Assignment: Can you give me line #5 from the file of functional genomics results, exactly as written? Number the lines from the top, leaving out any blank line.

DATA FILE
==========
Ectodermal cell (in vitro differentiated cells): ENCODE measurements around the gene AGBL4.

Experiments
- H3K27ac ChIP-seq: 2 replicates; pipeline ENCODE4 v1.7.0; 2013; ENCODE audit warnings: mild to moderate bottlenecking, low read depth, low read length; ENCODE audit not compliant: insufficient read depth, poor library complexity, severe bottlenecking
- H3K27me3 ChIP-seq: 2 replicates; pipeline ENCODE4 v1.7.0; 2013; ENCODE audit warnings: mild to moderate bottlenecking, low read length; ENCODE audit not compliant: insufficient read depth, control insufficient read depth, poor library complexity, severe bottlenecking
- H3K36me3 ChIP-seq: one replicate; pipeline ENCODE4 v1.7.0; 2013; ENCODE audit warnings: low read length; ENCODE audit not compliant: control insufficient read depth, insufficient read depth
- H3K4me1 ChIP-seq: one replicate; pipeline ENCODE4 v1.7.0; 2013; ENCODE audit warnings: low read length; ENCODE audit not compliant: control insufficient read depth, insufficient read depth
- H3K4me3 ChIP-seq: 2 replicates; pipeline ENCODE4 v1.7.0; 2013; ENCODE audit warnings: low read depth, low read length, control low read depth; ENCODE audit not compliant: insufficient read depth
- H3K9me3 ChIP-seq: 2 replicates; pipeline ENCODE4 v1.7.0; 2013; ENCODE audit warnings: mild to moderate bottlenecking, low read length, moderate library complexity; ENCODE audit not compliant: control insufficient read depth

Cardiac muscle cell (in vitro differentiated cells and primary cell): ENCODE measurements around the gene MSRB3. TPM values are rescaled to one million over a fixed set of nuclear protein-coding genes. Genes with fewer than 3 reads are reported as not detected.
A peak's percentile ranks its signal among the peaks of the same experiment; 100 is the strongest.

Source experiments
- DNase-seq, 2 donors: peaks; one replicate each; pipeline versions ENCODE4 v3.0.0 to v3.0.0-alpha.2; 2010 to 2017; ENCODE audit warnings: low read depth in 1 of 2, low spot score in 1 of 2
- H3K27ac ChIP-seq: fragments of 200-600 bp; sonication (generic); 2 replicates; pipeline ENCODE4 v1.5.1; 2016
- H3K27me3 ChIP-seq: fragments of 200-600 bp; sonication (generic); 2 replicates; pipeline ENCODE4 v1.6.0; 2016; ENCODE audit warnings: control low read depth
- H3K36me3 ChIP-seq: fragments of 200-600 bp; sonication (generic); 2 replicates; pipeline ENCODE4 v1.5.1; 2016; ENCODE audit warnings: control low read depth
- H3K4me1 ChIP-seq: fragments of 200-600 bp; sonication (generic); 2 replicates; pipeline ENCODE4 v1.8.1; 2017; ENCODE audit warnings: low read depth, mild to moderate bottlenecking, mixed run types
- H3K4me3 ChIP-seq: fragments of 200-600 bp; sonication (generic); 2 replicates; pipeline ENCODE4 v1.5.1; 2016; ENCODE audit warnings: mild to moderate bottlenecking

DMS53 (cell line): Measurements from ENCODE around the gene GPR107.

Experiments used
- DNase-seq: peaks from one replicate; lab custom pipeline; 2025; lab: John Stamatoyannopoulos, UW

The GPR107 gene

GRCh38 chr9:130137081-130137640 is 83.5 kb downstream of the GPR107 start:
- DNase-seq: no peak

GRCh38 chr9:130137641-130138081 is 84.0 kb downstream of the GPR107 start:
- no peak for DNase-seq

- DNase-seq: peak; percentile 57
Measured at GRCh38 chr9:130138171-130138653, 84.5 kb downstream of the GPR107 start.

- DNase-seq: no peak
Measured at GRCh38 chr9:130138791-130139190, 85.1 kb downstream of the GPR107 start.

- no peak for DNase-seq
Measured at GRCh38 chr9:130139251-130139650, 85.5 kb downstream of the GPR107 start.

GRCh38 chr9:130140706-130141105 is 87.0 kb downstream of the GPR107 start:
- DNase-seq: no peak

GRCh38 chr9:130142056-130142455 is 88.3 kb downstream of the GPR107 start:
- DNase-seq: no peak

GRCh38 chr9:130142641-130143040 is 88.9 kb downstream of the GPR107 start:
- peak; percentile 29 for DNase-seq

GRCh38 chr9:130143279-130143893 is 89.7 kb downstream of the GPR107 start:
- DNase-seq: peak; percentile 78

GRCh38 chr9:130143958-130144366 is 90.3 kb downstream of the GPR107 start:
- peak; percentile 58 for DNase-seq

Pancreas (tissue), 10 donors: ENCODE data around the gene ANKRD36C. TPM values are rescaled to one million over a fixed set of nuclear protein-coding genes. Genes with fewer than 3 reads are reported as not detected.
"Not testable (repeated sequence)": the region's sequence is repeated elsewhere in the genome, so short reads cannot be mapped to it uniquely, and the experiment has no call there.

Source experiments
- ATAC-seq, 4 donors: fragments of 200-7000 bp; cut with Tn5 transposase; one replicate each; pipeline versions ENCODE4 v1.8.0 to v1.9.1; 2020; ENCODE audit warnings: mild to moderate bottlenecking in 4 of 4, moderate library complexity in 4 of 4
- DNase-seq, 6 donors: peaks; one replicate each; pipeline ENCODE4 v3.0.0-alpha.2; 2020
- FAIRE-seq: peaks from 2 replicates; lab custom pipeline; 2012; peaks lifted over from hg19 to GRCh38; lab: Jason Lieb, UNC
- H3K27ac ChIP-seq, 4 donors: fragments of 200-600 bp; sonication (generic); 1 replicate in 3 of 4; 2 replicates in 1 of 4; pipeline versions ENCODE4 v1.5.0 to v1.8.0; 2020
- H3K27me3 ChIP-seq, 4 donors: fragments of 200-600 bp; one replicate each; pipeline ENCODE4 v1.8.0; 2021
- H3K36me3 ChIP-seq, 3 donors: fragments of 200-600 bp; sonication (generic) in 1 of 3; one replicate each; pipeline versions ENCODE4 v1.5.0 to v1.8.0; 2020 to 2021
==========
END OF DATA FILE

- H3K36me3 ChIP-seq: one replicate; pipeline ENCODE4 v1.7.0; 2013; ENCODE audit warnings: low read length; ENCODE audit not compliant: control insufficient read depth, insufficient read depth